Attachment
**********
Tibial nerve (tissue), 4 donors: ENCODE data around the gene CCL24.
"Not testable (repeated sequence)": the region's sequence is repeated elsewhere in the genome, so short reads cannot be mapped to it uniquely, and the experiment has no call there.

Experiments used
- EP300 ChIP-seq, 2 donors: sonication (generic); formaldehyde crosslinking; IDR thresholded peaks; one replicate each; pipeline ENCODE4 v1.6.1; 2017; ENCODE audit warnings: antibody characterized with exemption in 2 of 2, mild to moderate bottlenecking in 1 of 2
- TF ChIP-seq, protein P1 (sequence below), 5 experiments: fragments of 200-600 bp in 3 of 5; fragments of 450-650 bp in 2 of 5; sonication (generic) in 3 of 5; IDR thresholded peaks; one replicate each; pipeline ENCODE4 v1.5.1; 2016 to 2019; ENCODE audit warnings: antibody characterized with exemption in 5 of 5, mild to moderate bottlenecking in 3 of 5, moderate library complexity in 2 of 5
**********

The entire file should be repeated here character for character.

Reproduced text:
Tibial nerve (tissue), 4 donors: ENCODE data around the gene CCL24.
"Not testable (repeated sequence)": the region's sequence is repeated elsewhere in the genome, so short reads cannot be mapped to it uniquely, and the experiment has no call there.

Experiments used
- EP300 ChIP-seq, 2 donors: sonication (generic); formaldehyde crosslinking; IDR thresholded peaks; one replicate each; pipeline ENCODE4 v1.6.1; 2017; ENCODE audit warnings: antibody characterized with exemption in 2 of 2, mild to moderate bottlenecking in 1 of 2
- TF ChIP-seq, protein P1 (sequence below), 5 experiments: fragments of 200-600 bp in 3 of 5; fragments of 450-650 bp in 2 of 5; sonication (generic) in 3 of 5; IDR thresholded peaks; one replicate each; pipeline ENCODE4 v1.5.1; 2016 to 2019; ENCODE audit warnings: antibody characterized with exemption in 5 of 5, mild to moderate bottlenecking in 3 of 5, moderate library complexity in 2 of 5